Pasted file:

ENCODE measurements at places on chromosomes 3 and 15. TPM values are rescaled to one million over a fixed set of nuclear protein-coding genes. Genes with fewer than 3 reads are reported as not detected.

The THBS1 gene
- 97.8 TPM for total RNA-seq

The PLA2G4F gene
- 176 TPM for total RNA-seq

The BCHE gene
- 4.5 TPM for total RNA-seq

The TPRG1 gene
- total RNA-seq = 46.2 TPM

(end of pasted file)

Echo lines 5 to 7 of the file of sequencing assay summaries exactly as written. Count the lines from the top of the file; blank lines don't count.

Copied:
- 176 TPM for total RNA-seq

The BCHE gene
- 4.5 TPM for total RNA-seq